Nidal Halimeh, Microbiologist and Field Epidemiology Mgr.
Jun 16, 2021
Father’s Day Grilling
Sep 1, 2021
Father’s Day is upon us, and along with new ties, breakfast in bed, and the most valued stick-man drawings ever given comes THE GRILL! It’s the classic “dad skill” even if some of us don’t do it that often, but even the most heralded grillers among us need to be aware that accidents do happen.
In fact, according to the US Fire Administration, there’s an average of $37 million in property damage, 100 major injuries, and even 10 deaths each year that result from grill fires and accidents. So, as we thaw out that meat and switch out the propane tank or buy a new bag of charcoal let’s keep some precautions in mind.
If you’re using a gas grill, be sure to check carefully for gas leaks. Following the manufacturer’s instructions is the best approach, but we all know that we threw those away as soon as we brought our grill home, so check out this video from the National Fire Safety Association: https://www.youtube.com/watch?v=mpDhUssEgP0. And make sure the gas line is still in good condition and not cracked - especially if it’s been sitting unused for a while.
Using a propane tank? Make sure the tank isn't rusted, dented, or damaged in any way. If it is, take it to the corner store and replace it- $30 or $40 bucks isn’t worth an explosion.
Don’t store propane tanks indoors.
Never use your outdoor grill inside, even a small grill, and when using it, always make sure you’re in an open space clear of anything flammable, like a low awning or a pile of dry leaves.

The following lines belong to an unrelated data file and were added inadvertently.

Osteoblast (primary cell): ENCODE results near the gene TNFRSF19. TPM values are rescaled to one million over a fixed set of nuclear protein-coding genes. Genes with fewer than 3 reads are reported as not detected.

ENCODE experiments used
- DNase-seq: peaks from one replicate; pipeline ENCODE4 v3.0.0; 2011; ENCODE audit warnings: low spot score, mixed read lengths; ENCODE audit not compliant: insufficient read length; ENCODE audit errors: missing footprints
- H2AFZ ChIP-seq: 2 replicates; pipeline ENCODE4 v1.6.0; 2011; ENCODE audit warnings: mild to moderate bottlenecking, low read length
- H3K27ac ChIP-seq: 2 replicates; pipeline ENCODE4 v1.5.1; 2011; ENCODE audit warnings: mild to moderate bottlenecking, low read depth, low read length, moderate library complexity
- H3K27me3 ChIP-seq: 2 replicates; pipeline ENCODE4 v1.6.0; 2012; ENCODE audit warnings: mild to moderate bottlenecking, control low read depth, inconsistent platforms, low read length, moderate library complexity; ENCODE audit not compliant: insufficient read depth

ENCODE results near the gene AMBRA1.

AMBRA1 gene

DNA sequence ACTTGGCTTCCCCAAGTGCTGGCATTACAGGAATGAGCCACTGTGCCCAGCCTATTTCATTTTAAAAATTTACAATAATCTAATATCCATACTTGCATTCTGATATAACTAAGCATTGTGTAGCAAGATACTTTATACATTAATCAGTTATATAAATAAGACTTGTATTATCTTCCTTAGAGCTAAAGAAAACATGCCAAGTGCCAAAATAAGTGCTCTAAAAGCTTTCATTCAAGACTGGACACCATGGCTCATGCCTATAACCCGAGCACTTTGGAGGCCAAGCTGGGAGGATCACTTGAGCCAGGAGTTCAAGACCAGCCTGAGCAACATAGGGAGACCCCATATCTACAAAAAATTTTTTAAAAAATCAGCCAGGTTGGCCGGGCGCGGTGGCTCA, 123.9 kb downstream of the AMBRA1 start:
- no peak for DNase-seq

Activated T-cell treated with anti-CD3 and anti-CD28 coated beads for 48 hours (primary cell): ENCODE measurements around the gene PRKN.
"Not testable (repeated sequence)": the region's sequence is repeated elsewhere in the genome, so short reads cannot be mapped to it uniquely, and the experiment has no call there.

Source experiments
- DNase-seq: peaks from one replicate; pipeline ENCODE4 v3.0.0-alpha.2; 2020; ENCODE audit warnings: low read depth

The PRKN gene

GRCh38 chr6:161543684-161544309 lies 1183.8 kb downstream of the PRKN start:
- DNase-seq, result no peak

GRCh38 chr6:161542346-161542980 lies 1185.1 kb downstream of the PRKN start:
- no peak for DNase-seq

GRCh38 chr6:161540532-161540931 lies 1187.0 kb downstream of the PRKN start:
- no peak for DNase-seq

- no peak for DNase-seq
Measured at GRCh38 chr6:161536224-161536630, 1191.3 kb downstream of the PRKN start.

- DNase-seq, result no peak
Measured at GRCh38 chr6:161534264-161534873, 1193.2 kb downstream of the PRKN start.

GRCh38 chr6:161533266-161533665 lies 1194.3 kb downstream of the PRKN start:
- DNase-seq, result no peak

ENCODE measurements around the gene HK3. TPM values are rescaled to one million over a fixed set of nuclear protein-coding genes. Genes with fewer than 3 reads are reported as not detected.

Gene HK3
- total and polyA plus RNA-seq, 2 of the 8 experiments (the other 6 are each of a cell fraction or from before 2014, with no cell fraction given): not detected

Don’t leave the grill unattended while cooking. Not only do you look more impressive standing at the grill overseeing the progress of your meal, but if you walk away you won’t know if a problem starts, and if the kids are around they often get curious and could suffer serious burns.
Never lean over the grill while cooking
Don’t move the grill while it’s in use or still hot.
Make sure the fire is completely out when you’re done - particularly a charcoal grill.
Be prepared for a fire. This means having access to a fire extinguisher or baking soda nearby to throw on flames.
It’s not just the grill itself that we need to consider, something often skipped in grill safety is keeping bacteria from growing on uncooked meat. It’s easy to let your raw, seasoned, and prepared steaks, burgers, chicken, or fish sit out on a counter or next to the grill while you’re making final preparations or playing with the kids, but according to the USDA harmful bacteria can begin growing on chicken in about 20 minutes if not refrigerated. And be sure that once you’ve transferred your raw meats to the grill that you wash the plate it was on or use a different plate to serve your Father’s Day feast.
So, enjoy your Father’s Day, and if you can’t think of a grilled delicacy to wow your kids with, try one of these!: top father's day recipes
Nidal Halimeh is a microbiologist at GermBlast that supervises the Field Epidemiology Team in addition to working on product research, innovation, and development.